MEASURE X — The San Bruno Park School District’s $163,300,000 Poison Pill

The San Bruno Park School District’s          $163,300,000 MEASURE X Poison Pill

by Bill Baker, J.D.                                                                                                Editor and Publisher                                                                                          San Bruno Beacon

San Bruno Park School District (SBPSD) voters will decide whether or not to bury the financially unstable SBPSD under a $163.3 million* mountain of debt during the November 06, 2018 Election.

* The San Bruno Park School District’s Bond Resolution 18-07-01 Exhibit C-1 shows that if all bonds you are being asked to approve are sold, the San Bruno Park School District will repay $79 million principal and $84.3 million interest totaling $163,300,000.

The $163.3 million number, mentioned in the previous paragraph, is a best-case scenario that assumes interest rates don’t go up and SBPSD debt will not be downgraded again. Another debt downgrade and/or higher interest rates before the issuance of the Measure X bonds hikes the projected $163.3 mil- lion Measure X bond repayment to a significantly higher unintended debt obligation.

Take a look at your property tax bill. It is starting to look like a shopaholic’s credit card statement. Just like a shopping addict (shopaholic), the San Bruno Park School District has been teetering on the edge of insolvency and/or takeover. The San Bruno Park School District Board and Superintendent want to use expensive Measure X money to go on a shopping spree, using the property of San Bruno Park School District residents as their credit card. And, just like a shopaholic, the San Bruno Park School District Superintendent and Board do not appear to care about the consequences of burying the SBPSD under a mountain of debt.

You don’t have to be a homeowner to pay for the Measure X debt catas-trophe. Renters will also get a chance to pay up for Measure X taxes when their landlord passes on this property tax, to pay for Measure X bonds, to their tenant(s).

In almost every election, San Bruno Park School District residents are ham- mered by a new tax or bond from the San Mateo Community College, the County of San Mateo, the San Mateo Union High School District (which I hear is coming at us with yet another bond or property tax in the near future), etc.  Among the reasons why the San Francisco Bay Area is such an expensive place to live is that we have out of control public entities; each bleeding taxpayers with taxes, bonds that raise taxes, tolls, etc. because of their out of control spending habits, fiscal irresponsibility and, in some cases, outright fraud and corruption.

THE SAN BRUNO PARK SCHOOL DISTRICT HAS BEEN A VICTIM OF FINANCIAL ABUSE FOR MORE THAN A DECADE AND REQUIRES TIME   TO HEAL. HEALING DOES NOT INCLUDE BEING BATTERED BY THE MASSIVE MEASURE X DEBT ATTACK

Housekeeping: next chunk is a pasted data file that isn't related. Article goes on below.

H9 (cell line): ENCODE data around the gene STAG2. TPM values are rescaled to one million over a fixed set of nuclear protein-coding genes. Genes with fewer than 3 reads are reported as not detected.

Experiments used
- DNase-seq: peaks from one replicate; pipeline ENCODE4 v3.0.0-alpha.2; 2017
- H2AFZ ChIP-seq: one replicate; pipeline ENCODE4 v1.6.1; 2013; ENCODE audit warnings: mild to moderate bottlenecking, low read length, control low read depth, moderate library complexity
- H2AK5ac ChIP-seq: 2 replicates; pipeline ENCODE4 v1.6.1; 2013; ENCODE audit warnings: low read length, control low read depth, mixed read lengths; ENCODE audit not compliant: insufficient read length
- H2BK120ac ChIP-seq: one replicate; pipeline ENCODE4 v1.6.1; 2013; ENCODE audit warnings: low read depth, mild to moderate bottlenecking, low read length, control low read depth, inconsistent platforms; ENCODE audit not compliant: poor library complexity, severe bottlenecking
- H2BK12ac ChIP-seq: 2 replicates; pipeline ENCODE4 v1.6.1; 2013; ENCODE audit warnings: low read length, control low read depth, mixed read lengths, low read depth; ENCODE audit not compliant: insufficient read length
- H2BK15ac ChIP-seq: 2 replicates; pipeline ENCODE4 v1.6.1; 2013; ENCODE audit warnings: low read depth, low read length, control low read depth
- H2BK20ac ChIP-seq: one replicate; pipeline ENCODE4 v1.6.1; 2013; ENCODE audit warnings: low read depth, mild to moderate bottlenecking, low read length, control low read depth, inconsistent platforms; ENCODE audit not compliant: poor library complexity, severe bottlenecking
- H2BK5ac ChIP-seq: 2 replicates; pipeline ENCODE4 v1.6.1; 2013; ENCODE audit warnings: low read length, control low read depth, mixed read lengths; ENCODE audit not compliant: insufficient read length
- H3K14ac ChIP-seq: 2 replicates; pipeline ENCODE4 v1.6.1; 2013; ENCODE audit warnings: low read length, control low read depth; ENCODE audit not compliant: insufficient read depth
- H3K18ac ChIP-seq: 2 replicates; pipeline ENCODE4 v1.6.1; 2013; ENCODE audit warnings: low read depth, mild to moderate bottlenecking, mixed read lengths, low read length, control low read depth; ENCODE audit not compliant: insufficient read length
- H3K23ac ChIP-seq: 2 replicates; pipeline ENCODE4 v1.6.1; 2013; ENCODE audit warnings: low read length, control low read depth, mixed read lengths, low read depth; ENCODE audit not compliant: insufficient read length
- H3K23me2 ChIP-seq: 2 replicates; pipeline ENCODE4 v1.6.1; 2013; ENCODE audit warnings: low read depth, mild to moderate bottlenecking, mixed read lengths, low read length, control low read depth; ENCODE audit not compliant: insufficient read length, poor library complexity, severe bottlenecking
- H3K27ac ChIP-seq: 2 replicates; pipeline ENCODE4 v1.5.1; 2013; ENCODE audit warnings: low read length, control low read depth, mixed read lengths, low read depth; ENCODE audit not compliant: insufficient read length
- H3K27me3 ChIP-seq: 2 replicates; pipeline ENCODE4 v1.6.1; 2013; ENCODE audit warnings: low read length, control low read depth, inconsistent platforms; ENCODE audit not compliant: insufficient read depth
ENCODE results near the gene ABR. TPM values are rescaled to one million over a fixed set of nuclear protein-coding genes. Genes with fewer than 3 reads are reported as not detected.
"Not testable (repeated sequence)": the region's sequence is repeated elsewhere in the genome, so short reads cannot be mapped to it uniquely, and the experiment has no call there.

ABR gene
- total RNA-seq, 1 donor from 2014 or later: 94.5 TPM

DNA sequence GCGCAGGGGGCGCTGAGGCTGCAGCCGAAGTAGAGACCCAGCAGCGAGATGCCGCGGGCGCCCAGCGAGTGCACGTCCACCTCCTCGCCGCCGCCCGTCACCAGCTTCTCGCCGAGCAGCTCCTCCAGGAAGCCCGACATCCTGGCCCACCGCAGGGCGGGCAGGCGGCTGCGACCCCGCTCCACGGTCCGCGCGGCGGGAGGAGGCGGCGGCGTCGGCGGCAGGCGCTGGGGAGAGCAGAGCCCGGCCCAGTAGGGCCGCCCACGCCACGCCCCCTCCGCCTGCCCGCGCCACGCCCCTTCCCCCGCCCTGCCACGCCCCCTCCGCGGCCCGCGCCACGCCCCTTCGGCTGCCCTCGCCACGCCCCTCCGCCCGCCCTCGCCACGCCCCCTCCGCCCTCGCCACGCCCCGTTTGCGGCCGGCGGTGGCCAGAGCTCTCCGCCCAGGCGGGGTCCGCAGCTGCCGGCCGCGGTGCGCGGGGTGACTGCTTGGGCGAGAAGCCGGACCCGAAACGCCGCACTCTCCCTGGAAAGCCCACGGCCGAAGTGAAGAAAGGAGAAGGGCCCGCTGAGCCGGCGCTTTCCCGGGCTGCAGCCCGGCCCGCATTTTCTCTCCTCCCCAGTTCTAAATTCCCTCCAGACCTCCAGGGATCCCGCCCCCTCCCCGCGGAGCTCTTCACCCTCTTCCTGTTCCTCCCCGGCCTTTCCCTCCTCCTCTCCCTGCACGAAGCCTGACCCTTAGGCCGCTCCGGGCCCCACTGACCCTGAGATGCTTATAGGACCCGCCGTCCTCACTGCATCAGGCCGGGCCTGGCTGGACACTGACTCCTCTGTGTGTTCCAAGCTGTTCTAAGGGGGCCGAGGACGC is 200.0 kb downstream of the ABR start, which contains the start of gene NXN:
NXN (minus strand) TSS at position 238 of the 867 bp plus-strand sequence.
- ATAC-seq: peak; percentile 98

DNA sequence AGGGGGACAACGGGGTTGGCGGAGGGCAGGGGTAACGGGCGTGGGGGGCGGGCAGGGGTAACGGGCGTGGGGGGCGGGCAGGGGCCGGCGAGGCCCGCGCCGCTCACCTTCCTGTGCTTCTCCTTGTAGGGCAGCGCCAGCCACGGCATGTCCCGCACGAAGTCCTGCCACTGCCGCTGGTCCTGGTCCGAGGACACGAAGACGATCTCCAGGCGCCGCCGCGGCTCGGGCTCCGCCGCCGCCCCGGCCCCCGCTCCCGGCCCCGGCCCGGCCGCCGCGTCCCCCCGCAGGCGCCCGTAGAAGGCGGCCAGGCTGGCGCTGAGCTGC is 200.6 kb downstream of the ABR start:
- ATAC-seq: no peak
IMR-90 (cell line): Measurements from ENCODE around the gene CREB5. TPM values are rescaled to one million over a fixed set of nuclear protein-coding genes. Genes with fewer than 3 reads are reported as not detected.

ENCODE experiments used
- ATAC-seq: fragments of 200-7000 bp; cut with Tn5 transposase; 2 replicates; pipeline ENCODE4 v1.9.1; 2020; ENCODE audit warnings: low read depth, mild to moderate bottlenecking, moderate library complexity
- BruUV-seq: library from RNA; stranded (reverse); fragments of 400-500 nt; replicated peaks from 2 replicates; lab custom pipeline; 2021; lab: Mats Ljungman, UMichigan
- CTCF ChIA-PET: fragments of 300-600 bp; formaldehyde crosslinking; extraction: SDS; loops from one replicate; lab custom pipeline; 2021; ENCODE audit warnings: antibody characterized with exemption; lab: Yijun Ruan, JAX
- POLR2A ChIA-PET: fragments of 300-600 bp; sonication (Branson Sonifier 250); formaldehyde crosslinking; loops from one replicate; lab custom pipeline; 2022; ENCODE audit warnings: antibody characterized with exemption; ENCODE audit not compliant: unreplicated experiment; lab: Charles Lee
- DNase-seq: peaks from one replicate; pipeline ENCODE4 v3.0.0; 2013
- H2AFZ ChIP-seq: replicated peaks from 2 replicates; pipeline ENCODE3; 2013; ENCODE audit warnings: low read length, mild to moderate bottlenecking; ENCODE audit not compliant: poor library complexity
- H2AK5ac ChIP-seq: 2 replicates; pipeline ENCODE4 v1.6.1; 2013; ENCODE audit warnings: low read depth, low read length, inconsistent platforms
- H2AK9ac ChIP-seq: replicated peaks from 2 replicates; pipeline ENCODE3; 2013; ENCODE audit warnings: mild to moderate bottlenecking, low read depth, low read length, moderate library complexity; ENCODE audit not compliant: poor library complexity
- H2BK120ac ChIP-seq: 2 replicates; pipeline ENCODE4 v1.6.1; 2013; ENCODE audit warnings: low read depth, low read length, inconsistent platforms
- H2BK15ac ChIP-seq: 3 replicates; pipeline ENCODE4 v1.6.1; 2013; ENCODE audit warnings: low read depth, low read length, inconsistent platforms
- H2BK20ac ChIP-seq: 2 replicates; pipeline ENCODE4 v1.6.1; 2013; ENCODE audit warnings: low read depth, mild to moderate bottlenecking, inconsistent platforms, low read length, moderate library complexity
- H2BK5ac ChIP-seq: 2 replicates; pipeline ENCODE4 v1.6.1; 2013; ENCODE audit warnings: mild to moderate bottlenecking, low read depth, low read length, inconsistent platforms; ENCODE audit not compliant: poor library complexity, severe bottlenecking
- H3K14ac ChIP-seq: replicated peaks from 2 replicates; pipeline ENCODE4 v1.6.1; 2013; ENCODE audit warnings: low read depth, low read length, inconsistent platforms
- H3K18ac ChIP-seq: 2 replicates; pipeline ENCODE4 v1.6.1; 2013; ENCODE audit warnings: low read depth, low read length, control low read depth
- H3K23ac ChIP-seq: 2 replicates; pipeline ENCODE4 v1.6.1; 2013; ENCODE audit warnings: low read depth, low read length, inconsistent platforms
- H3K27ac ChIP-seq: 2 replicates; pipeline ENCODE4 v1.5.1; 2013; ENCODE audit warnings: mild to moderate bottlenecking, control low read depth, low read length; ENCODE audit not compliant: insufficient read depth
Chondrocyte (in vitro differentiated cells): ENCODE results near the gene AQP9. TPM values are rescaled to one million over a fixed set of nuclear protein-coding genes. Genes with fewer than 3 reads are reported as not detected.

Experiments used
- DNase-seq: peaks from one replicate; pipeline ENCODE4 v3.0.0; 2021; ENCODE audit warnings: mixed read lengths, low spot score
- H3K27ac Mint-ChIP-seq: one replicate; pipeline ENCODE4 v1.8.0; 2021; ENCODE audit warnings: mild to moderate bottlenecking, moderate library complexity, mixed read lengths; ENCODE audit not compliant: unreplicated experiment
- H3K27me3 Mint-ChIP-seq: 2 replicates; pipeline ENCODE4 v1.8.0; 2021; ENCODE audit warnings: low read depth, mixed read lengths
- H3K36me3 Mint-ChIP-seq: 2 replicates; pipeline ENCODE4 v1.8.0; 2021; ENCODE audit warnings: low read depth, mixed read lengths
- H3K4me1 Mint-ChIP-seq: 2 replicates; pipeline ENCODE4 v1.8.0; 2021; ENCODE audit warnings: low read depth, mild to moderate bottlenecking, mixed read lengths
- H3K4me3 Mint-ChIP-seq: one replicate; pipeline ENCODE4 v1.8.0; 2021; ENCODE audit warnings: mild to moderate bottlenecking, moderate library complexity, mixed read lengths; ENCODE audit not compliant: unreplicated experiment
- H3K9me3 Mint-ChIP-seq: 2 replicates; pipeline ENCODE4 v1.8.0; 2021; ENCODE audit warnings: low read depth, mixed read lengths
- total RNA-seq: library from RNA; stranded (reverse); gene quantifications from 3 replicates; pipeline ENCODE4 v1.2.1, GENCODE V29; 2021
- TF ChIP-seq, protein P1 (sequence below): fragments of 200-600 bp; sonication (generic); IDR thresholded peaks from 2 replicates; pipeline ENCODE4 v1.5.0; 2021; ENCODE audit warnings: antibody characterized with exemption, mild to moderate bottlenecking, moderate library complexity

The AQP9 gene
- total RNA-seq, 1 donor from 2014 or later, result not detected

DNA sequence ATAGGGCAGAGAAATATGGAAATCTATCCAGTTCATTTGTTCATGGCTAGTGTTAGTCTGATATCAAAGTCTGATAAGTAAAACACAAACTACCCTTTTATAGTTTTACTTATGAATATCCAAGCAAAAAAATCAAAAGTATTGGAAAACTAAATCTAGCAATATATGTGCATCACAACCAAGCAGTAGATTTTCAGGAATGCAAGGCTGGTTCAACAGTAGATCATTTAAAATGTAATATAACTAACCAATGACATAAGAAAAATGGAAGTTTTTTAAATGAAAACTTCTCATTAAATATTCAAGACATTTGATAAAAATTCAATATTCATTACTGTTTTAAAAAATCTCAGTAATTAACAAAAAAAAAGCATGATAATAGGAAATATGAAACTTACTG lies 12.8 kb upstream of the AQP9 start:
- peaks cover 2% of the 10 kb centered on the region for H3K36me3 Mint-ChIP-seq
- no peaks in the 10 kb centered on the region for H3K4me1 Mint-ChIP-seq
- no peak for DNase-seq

For the past decade, the SBPSD has been plagued by chronic budget deficits. In a letter dated February eighteenth, 2018, the San Mateo County Office of Education warned the SBPSD to closely monitor cash balances to ensure funds are available to meet payroll and other expenses. This letter also stated in part, the County Office continues to be highly concerned about the fiscal stability for the District in subsequent years.

The SBPSD now carries more than 50 million dollars of long-term debt on its books that includes a balance of 22.9 million dollars for General Obligation bonds approved by voters in 1998 and many millions of dollars of debt for loans taken out by the SBPSD Board, without taxpayer approval, to pay for the specious SBPSD solar project. In order to avoid a State takeover of the SBPSD, some progress has been grudgingly made to shore up SBPSD finances. That being said, from a financial standpoint, the SBPSD continues to suffer from the effects of more than a decade of extreme financial mismanagement that requires many years to work through and resolve.

Many of the SBPSD Board Members responsible for this financial catastrophe remain on the SBPSD Board. And now, we have a beginner Superintendent who thinks that it is a good idea to pile more debt on top of the struggling District’s already significant debt load.

OVERLAPPING TAX BASE MEANS MEASURE X DEBT PROBLEMS FOR THE CITY OF SAN BRUNO

The City of San Bruno and SBPSD have an overlapping property tax base.

The City of San Bruno’s ability to raise long-term debt and its credit standing could become infected by the Measure X debt virus and negatively impacted by the SBPSD’s crumbling financial condition. This will make it more difficult for the City of San Bruno to issue long-term debt and could result in a debt downgrade for both the City of San Bruno.

During 2017, Moody’s Investors Services downgraded the San Bruno Park School District’s General Obligation Bonds and issued a NEGATIVE outlook.

The San Bruno Park School District 2018 – 2019 Adopted Budget’s 2017-18 Estimated Actuals Schedule of Long-Term Liabilities shows a June 30 ending balance of $50.5 million in Government activities long-term liabilities including, but not limited to: